Election Observations

As luck would have it, I was traveling on Election Day, which suited me rather well. My political instincts are not good, and the charm of both parties’ major presidential candidates had eluded me, to say the least.

Since then, I have read up a bit on the national results. What strikes me is how completely Americans seem to have segregated themselves into like-minded communities.

Some examples:

–The District of Columbia voted 93 percent for Hillary Clinton and 4 percent for Donald Trump, a remarkable 89 percentage point differential.

–Tennessee favored Trump 65 percent over Clinton, who won 35 percent of the vote, mostly in Memphis and Nashville.

–California voted 62 percent Clinton, and 31 percent Trump, but there were splits within the state. The coastal areas favored the Democrat, and virtually every county north of Los Angeles and east of Interstate 5 (except Yolo County, which includes Sacramento and UC Davis) went Republican.

–Another western state, Idaho, favored Trump, 59 percent to 29 percent. Clinton carried only two counties — one that is that home to the University of Idaho and a smaller one that encompasses the Sun Valley ski resorts.

It is entirely possible in any of these states, or at least parts of them, that voters never encountered any people who had a different point of view than their own. This may explain the name-calling that preceded the election and the protests that followed it.

It’s easier to demonize people you’ve never met, I guess. Big as the country is, it feels at the moment like a bunch of walled enclaves.

 

Ballot Measure Update

I wrote last week about a ballot initiative in Santa Monica, Calif., that would have required a public vote to approve every new proposal for a building taller than two stories.This was seen as a prelude to similar micromanagement efforts in greater Los Angeles and was opposed broadly. It gathered only 44 percent of the vote, which seems like a sign of sanity.

4 thoughts on “Election Observations

  1. For the most part, people have always surrounded themselves with others they share an interest, a lifestyle, a passion, whatever. I don’t think the educated, interested. open-minded. rational, or good people refuse to listen to other sides. They do listen, they just tend to share the same thoughts, ideas, goals, whatever and will go with which ever candidate seems most in keeping with their value systems.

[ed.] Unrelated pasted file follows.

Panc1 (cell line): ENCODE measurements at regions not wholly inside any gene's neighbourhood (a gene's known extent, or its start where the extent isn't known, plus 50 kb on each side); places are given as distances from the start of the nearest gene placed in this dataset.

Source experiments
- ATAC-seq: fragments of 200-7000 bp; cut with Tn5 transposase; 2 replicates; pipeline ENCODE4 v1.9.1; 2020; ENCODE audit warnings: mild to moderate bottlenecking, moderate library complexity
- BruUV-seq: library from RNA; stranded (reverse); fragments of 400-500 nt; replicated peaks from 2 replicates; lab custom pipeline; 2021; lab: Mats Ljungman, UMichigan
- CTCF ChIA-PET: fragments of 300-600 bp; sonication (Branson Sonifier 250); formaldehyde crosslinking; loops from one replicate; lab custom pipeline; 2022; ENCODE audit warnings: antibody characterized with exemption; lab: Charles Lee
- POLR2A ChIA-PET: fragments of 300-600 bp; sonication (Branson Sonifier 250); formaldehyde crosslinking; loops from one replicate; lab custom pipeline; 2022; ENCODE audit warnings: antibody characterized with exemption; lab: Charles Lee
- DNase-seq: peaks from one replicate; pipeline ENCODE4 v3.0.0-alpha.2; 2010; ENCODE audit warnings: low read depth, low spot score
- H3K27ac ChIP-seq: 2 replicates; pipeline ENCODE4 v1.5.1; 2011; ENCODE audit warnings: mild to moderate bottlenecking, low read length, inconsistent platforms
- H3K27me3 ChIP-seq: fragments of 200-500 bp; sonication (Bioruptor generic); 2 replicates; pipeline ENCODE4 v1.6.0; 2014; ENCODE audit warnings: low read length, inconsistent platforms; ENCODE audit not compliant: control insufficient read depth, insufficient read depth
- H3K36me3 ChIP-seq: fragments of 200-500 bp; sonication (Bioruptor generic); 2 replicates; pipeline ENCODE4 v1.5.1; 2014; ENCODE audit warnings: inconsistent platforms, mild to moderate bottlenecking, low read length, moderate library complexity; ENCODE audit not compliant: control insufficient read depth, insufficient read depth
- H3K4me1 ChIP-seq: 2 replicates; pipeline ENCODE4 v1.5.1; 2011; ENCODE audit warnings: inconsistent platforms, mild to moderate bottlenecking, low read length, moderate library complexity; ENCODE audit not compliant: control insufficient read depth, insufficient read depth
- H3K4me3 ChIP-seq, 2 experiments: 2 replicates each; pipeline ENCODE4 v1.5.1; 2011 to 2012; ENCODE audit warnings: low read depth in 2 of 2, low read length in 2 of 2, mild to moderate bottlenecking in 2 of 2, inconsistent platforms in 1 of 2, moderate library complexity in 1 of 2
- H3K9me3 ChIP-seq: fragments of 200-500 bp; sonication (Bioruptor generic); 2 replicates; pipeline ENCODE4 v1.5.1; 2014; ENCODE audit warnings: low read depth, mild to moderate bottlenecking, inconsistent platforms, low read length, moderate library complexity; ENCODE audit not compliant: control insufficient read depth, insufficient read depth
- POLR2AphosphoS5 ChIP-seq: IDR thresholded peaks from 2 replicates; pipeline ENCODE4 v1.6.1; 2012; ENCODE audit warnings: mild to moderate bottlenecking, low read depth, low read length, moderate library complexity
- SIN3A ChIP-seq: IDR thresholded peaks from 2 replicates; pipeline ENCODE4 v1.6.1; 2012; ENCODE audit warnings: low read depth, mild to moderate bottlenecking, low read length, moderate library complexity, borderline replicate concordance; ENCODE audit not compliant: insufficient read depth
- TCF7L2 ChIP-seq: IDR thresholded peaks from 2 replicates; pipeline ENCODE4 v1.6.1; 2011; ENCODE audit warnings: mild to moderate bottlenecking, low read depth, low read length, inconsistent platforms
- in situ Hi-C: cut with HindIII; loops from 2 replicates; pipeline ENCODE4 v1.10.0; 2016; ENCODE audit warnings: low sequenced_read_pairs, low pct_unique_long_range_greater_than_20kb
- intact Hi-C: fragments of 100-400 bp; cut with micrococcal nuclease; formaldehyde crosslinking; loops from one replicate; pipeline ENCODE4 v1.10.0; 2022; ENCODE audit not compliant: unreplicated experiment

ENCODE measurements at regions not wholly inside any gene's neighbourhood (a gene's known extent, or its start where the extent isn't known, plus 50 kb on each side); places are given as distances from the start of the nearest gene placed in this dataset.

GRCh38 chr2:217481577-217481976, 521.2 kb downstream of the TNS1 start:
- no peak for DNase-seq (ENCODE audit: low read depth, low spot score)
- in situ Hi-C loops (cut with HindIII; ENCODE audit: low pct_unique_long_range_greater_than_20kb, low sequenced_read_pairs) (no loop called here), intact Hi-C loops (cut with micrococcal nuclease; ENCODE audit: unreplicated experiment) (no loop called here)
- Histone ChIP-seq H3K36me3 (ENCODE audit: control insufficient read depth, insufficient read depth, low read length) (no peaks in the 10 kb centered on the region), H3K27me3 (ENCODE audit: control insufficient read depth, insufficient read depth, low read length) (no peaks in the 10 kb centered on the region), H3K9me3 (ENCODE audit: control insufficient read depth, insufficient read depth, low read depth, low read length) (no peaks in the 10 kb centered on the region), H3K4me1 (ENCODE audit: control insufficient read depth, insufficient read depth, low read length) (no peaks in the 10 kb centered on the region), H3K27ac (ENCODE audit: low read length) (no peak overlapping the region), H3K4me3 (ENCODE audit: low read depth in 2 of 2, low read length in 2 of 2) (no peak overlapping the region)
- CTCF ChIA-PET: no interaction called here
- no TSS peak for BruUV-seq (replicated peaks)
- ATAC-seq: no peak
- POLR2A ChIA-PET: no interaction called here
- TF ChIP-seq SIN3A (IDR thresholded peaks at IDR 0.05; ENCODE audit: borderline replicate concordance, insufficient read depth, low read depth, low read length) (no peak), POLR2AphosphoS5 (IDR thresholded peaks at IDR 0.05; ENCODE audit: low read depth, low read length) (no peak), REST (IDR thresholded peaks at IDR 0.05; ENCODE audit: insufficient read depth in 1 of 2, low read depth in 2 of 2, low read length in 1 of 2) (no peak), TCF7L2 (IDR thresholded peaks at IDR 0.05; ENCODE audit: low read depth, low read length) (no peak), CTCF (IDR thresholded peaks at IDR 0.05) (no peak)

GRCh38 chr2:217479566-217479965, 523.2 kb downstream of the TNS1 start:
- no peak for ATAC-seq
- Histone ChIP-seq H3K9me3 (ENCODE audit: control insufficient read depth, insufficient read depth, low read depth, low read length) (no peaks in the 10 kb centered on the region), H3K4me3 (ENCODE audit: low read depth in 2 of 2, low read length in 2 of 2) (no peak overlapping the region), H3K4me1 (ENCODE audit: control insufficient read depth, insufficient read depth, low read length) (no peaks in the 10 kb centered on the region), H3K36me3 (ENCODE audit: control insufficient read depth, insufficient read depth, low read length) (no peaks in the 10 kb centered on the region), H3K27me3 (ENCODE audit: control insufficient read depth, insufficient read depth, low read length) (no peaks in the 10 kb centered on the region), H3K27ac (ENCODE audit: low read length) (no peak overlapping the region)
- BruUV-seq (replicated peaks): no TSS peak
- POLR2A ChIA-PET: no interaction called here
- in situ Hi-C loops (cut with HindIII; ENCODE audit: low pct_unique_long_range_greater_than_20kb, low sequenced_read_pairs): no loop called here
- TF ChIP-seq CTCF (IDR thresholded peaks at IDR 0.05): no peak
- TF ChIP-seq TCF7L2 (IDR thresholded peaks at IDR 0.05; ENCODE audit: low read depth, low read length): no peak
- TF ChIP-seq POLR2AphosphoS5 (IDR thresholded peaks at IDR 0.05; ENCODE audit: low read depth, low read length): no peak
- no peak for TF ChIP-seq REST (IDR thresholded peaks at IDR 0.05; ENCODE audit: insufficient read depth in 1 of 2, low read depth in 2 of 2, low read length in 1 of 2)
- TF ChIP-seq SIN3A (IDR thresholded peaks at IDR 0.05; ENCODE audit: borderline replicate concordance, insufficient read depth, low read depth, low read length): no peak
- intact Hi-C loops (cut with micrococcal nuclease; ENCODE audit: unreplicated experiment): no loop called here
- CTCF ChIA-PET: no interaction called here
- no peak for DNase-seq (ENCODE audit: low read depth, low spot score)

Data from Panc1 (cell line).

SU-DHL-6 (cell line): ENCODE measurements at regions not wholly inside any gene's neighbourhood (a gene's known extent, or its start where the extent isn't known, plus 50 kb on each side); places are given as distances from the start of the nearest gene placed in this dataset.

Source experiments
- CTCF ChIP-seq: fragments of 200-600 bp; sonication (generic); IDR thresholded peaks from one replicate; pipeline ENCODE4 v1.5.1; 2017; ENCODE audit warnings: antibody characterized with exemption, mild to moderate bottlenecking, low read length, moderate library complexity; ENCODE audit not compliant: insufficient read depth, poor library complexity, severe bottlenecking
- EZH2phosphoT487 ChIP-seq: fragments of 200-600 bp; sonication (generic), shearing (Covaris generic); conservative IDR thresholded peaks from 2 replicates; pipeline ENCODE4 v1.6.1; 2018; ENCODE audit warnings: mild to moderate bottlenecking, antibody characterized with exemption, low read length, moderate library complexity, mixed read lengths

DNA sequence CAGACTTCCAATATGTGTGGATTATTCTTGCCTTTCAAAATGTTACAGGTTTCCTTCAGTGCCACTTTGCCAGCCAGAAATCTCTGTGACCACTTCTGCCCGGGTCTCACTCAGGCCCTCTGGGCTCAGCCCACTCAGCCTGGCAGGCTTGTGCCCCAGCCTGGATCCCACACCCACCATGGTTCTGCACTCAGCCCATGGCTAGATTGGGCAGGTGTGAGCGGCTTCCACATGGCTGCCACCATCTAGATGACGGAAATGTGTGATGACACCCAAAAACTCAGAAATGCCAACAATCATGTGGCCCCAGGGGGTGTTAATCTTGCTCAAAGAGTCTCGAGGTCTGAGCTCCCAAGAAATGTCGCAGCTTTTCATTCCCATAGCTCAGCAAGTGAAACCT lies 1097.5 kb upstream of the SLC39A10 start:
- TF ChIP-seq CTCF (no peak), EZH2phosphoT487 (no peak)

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  2. After discussing this article with a younger, more involved person, I am understanding more of what you mean. In my work environment, not my neighborhood or my social circle, (as all as it is) I was always amazed to realize how many people did not agree with my thoughts on life, politics, and culture….and these were people I thought were intelligent beings. Still I did listen to them, and I would like to think they listened to me , and I did change my opinion on a few issues after looking at it from another view point. However, if I didn’t ever leave my neighborhood, I would probably never interact with a person from “the other side”. In larger urban areas with bigger and more clearly defined neighborhoods , or smaller towns with less diversity, this probably doesn’t happen. You definitely cannot depend on the media to give you what you can get from rational and honest conversations and interactions with others to learn about differing views.

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    1. Your comments are illustrative. Thank you for sharing your experience. We all should aim, as you have, to listen to other people’s points of view.

      Listening is difficult, and most of us (not least I) need to work constantly to pay attention to what other people are saying.

      What strikes me is that states and — even more — counties and cities and city blocks are filled with people who locate among groups who congratulate each other for sharing the same views and, perhaps worse, for objectifying and hating those who disagree. I fear we are so politicizing normal life that we fear the “other” — the African American, the Muslim, the feminist, the evangelical — and mistrust every outsider.

      America only works if we remember that all our non-native ancestors came here as outsiders and that we all have a stake in the health of the larger national project. This last election campaign was a dismal vulgarity of name-calling, and I hope we never have another such, at least within my lifetime.

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      1. I agree. I agree most definitely that the vulgarity of name-calling and constant reminder of ” horrible, terrible” unimportant events to distract us from the important ideas and issues involved need to never happen again. As an adult, and I like to think a reasonably intelligent and caring one, I was sick to my stomach by the disrespect and evil spewed during this election. (just wish I could speak as eloquently as you do about this!!)

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